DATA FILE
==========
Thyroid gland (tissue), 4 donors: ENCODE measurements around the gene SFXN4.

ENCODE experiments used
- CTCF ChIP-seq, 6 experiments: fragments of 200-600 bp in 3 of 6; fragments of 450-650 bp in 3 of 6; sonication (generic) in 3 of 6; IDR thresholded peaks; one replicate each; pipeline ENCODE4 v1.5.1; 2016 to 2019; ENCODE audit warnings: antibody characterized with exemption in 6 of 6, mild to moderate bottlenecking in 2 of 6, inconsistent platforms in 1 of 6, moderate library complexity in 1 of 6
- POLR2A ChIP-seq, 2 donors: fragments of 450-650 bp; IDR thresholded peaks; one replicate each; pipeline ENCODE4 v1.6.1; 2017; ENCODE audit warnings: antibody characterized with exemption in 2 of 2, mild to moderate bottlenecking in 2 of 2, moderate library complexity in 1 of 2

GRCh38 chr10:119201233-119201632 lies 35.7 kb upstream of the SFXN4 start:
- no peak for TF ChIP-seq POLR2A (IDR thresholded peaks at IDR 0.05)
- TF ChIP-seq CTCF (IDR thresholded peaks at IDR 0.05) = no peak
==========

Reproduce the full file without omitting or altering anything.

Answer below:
Thyroid gland (tissue), 4 donors: ENCODE measurements around the gene SFXN4.

ENCODE experiments used
- CTCF ChIP-seq, 6 experiments: fragments of 200-600 bp in 3 of 6; fragments of 450-650 bp in 3 of 6; sonication (generic) in 3 of 6; IDR thresholded peaks; one replicate each; pipeline ENCODE4 v1.5.1; 2016 to 2019; ENCODE audit warnings: antibody characterized with exemption in 6 of 6, mild to moderate bottlenecking in 2 of 6, inconsistent platforms in 1 of 6, moderate library complexity in 1 of 6
- POLR2A ChIP-seq, 2 donors: fragments of 450-650 bp; IDR thresholded peaks; one replicate each; pipeline ENCODE4 v1.6.1; 2017; ENCODE audit warnings: antibody characterized with exemption in 2 of 2, mild to moderate bottlenecking in 2 of 2, moderate library complexity in 1 of 2

GRCh38 chr10:119201233-119201632 lies 35.7 kb upstream of the SFXN4 start:
- no peak for TF ChIP-seq POLR2A (IDR thresholded peaks at IDR 0.05)
- TF ChIP-seq CTCF (IDR thresholded peaks at IDR 0.05) = no peak